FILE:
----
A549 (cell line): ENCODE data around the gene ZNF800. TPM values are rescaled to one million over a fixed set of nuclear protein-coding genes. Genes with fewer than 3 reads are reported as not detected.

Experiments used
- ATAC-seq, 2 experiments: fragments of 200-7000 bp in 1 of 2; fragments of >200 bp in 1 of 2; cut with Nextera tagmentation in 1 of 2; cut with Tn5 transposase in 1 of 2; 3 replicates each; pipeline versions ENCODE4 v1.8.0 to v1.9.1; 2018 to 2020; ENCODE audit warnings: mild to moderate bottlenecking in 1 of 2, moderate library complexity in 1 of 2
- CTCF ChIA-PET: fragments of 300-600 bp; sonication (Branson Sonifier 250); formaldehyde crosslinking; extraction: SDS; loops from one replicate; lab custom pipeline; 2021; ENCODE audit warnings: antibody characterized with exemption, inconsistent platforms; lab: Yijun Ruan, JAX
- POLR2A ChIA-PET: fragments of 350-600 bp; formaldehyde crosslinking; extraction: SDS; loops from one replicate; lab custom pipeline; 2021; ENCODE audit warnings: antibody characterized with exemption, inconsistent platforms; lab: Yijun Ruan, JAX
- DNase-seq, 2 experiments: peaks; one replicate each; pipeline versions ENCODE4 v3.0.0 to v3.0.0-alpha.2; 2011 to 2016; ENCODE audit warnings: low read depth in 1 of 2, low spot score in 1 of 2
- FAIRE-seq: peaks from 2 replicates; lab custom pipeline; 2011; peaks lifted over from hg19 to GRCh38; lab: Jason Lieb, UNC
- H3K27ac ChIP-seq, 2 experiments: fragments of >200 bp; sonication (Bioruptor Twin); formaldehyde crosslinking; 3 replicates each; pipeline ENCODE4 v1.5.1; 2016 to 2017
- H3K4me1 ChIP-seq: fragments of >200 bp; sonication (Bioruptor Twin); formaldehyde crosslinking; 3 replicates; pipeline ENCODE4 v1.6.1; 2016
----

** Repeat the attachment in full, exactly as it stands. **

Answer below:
A549 (cell line): ENCODE data around the gene ZNF800. TPM values are rescaled to one million over a fixed set of nuclear protein-coding genes. Genes with fewer than 3 reads are reported as not detected.

Experiments used
- ATAC-seq, 2 experiments: fragments of 200-7000 bp in 1 of 2; fragments of >200 bp in 1 of 2; cut with Nextera tagmentation in 1 of 2; cut with Tn5 transposase in 1 of 2; 3 replicates each; pipeline versions ENCODE4 v1.8.0 to v1.9.1; 2018 to 2020; ENCODE audit warnings: mild to moderate bottlenecking in 1 of 2, moderate library complexity in 1 of 2
- CTCF ChIA-PET: fragments of 300-600 bp; sonication (Branson Sonifier 250); formaldehyde crosslinking; extraction: SDS; loops from one replicate; lab custom pipeline; 2021; ENCODE audit warnings: antibody characterized with exemption, inconsistent platforms; lab: Yijun Ruan, JAX
- POLR2A ChIA-PET: fragments of 350-600 bp; formaldehyde crosslinking; extraction: SDS; loops from one replicate; lab custom pipeline; 2021; ENCODE audit warnings: antibody characterized with exemption, inconsistent platforms; lab: Yijun Ruan, JAX
- DNase-seq, 2 experiments: peaks; one replicate each; pipeline versions ENCODE4 v3.0.0 to v3.0.0-alpha.2; 2011 to 2016; ENCODE audit warnings: low read depth in 1 of 2, low spot score in 1 of 2
- FAIRE-seq: peaks from 2 replicates; lab custom pipeline; 2011; peaks lifted over from hg19 to GRCh38; lab: Jason Lieb, UNC
- H3K27ac ChIP-seq, 2 experiments: fragments of >200 bp; sonication (Bioruptor Twin); formaldehyde crosslinking; 3 replicates each; pipeline ENCODE4 v1.5.1; 2016 to 2017
- H3K4me1 ChIP-seq: fragments of >200 bp; sonication (Bioruptor Twin); formaldehyde crosslinking; 3 replicates; pipeline ENCODE4 v1.6.1; 2016